How to choose computers for your business

With thousands of different options available, choosing computers for your business can be an intimidating experience. The type of computer you get will depend on your business and factors ranging from how much time you expect to be working at it to how portable you need it to be.

Your basic requirements

  • If you're starting your business from home, it's worth getting a computer specifically for the business. Computers are generally a business' most important tool, and kicking your children off when they're in the middle of a game because you have an urgent email coming through may not go down very well.
  • Whether you're buying a computer for yourself or ones for your employees, chances are they'll be in use for eight hours or more each day, so make sure the computer is robust enough to be able to cope with that level of use. If you're buying a laptop, investing in a separate keyboard and monitor to use in the office will not only improve posture, but also subject it to less of a battering.
  • Although you can get bespoke computers, these are generally more expensive and unless your business has very specific needs, not worth the money. Instead, invest in good computers made by a well-known, reliable manufacturer: Hewlett-Packard, Dell, Acer, Toshiba and Samsung are all reliable and have good customer service to back up the warranty if something goes wrong.
  • One of your most important choices will be whether to buy a laptop or a desktop computer. While a laptop offers you flexibility, a desktop will is sturdier and will have a higher capacity, so it'll probably last longer. Choose a laptop for employees if they expect to be working on the move a lot or if they will be making lots of presentations to clients. Office-based workers should be fine with a desktop: they're cheaper and better for posture.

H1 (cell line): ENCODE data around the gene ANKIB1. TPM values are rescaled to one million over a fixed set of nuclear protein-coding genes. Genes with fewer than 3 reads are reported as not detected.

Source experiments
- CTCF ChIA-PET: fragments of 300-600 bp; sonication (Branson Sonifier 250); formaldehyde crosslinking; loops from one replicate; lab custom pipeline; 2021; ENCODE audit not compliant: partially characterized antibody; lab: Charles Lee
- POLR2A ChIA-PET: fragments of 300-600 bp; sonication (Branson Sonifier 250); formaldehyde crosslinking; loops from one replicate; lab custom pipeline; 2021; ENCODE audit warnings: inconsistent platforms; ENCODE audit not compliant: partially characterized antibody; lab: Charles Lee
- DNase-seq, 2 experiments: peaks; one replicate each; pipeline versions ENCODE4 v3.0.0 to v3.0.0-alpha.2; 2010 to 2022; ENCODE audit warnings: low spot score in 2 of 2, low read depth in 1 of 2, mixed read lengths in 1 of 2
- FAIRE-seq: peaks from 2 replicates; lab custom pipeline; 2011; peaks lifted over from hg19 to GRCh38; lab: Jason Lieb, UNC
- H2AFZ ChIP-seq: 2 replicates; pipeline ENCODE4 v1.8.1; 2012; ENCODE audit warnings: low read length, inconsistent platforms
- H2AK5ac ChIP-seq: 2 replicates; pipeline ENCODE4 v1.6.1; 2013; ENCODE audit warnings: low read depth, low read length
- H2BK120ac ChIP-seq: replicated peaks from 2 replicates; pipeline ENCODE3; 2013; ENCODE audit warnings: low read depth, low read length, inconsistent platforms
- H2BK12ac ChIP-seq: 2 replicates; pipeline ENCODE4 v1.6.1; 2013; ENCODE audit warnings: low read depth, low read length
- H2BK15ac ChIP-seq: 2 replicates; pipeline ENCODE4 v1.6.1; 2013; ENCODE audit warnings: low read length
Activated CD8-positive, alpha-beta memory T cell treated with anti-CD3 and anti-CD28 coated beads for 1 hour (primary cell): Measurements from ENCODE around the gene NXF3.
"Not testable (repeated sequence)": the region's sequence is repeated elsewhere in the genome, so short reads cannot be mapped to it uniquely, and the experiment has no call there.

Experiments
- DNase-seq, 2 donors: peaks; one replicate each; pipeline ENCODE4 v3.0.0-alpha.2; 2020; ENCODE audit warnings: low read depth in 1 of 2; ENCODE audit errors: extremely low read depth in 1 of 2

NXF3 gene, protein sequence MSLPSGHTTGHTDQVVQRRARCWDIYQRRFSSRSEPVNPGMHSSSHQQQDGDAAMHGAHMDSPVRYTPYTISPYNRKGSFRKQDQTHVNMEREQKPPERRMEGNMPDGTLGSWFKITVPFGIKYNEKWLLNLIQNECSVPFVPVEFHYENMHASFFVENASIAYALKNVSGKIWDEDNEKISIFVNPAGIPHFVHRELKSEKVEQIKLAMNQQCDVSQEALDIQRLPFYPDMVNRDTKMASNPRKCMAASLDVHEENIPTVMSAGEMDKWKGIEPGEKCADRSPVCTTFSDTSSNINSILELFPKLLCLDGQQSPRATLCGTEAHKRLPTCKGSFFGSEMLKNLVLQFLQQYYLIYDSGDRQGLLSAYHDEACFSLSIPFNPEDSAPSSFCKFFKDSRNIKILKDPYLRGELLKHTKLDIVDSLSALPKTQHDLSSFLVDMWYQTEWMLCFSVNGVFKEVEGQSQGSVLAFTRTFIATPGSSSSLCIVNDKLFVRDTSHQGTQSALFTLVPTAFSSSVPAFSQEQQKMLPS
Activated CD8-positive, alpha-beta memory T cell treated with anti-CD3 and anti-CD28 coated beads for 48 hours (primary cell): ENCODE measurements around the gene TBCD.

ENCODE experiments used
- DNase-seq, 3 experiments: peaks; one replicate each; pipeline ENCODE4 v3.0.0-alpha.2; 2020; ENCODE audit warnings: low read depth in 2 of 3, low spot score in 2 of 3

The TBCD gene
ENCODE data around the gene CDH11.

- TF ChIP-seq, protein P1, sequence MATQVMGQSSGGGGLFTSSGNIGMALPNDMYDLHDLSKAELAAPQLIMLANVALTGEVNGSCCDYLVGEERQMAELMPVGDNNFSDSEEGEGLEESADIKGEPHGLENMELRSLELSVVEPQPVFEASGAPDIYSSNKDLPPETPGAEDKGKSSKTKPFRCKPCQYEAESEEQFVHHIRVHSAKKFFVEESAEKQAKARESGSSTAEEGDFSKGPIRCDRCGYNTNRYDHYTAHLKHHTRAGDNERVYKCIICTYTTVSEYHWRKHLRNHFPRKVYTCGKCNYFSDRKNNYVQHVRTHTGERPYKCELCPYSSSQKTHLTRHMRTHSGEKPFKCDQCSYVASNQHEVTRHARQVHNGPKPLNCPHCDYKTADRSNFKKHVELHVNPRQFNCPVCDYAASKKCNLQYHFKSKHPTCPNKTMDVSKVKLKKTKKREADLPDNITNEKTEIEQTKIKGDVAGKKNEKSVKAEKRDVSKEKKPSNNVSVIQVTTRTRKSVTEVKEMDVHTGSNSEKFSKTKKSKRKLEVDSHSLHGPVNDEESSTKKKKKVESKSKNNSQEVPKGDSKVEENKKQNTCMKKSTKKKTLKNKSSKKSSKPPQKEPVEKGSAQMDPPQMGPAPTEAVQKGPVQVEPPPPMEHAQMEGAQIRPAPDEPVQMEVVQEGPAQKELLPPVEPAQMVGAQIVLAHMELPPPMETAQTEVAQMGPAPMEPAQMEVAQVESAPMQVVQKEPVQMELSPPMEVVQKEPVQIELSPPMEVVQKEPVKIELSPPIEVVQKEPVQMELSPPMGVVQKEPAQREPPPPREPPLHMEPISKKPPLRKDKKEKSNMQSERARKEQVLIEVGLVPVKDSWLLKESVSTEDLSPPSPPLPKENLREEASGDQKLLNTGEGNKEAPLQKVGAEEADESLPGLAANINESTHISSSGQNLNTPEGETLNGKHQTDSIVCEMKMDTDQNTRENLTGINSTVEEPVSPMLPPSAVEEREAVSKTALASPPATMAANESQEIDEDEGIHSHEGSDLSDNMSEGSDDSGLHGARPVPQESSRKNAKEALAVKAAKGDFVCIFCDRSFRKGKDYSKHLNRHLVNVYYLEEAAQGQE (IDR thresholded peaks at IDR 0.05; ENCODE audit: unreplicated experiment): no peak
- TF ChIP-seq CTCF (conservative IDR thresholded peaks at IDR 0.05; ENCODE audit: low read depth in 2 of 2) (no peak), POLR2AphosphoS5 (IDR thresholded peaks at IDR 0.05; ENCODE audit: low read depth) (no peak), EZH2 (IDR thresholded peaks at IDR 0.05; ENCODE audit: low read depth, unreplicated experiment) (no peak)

• The Mac vs PC debate has been raging for decades, but the difference is essentially the price and what you expect to get out of them. Macs are sometimes up to twice as expensive as their PC equivalents, but are generally considered to be faster, longer-lasting and more reliable. If your business involves working with or manipulating images, film, music or games, consider buying a Mac - but if the most you'll need your computer for is word processing and the odd spreadsheet, a PC will do.

What to look for

  • Screen size is an important factor when you're buying computers. Screens are measured diagonally, from the top right-hand corner to the bottom left-hand corner. Generally speaking, the larger the screen, the better it is for eyesight and posture.
  • Memory, usually known as RAM (random access memory) affects how quickly your computer switches between programmes. The higher the RAM, the faster your computer will be - but anything over 2 gigabytes (GB) is probably superfluous unless you plan to use the computer for hi-end gaming.
  • A computer's processor determines how quickly it operates. The speed is measured in gigahertz (GHz) - look for something over two GHz, or look at the specifications of the software you use to determine how much power you need. It's worth noting if you're using the computer to make films, graphics, music or games, you might want something more advanced.
  • As software becomes more advanced, the demand for more disk space is growing - so look for a computer with as much storage space as possible. Go for something with 160GB or more - and remember, if you run out, you can always supplement it with an external hard drive.

Checklist

  • It's worth getting a computer specifically for your business
  • Computers are in use constantly, so make sure the one you buy is sturdy and reliable
  • If you're buying a laptop, invest in a separate keyboard and monitor
  • Macs are widely considered more reliable and more powerful than PCs

FAQ

If I buy some PCs and some Macs, will they work together?
Connectivity has changed since the days of yore, and now Macs and PCs should work in relative harmony. However, you might find yourself buying extra copies of some software - check on the side of the box to make sure it's compatible with both systems.

Jargon buster

Monitor: The computer screen

Hard drive: The storage space on your computer. You can supplement this with external hard drives

Resources

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